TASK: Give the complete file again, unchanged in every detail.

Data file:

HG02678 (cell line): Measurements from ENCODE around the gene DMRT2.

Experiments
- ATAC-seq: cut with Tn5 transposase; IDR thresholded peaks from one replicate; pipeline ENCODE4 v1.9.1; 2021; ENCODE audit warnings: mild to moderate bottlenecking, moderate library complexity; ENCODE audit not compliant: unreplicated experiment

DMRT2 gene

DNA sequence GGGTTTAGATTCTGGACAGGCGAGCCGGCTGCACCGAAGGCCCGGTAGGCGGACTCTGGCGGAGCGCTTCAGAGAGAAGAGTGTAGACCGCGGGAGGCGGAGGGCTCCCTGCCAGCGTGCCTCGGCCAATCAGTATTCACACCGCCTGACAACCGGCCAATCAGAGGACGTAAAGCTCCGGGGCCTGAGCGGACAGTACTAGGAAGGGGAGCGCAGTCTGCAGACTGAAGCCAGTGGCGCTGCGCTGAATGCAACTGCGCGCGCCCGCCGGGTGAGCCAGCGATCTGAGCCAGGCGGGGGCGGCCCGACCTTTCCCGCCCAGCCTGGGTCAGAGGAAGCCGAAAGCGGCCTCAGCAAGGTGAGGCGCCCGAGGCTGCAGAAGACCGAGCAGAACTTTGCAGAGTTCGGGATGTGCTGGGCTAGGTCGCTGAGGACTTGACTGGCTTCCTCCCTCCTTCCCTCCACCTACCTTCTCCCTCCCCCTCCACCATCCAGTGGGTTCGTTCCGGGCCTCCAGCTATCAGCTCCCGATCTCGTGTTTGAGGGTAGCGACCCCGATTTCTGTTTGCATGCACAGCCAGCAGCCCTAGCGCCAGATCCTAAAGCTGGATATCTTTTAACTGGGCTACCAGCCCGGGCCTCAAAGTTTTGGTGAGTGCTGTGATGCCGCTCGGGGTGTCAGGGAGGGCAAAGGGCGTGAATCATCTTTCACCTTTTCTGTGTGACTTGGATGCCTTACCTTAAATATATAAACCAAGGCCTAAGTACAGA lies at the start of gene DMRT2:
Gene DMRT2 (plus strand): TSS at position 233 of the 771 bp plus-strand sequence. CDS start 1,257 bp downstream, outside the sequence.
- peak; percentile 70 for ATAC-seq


HG02678 (cell line): Measurements from ENCODE around the gene DMRT2.

Experiments
- ATAC-seq: cut with Tn5 transposase; IDR thresholded peaks from one replicate; pipeline ENCODE4 v1.9.1; 2021; ENCODE audit warnings: mild to moderate bottlenecking, moderate library complexity; ENCODE audit not compliant: unreplicated experiment

DMRT2 gene

DNA sequence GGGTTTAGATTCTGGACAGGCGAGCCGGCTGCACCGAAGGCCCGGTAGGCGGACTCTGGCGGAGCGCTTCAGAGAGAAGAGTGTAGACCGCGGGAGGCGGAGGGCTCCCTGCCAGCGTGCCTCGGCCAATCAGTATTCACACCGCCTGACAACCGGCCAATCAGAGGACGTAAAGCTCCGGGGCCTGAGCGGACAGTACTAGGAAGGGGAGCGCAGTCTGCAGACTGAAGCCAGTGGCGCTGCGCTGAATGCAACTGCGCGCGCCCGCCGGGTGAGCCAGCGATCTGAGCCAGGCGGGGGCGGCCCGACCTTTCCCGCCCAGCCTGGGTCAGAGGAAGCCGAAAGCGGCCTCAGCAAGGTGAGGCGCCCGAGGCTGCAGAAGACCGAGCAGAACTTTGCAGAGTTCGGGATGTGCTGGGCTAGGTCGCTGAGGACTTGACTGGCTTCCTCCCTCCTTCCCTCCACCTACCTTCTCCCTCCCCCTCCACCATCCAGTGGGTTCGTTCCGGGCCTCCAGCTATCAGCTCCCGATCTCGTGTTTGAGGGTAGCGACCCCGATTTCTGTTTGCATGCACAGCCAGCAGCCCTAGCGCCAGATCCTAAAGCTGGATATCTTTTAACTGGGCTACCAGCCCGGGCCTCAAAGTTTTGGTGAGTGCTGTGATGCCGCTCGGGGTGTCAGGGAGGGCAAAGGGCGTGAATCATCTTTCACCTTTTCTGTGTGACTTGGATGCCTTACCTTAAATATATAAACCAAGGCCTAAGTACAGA lies at the start of gene DMRT2:
Gene DMRT2 (plus strand): TSS at position 233 of the 771 bp plus-strand sequence. CDS start 1,257 bp downstream, outside the sequence.
- peak; percentile 70 for ATAC-seq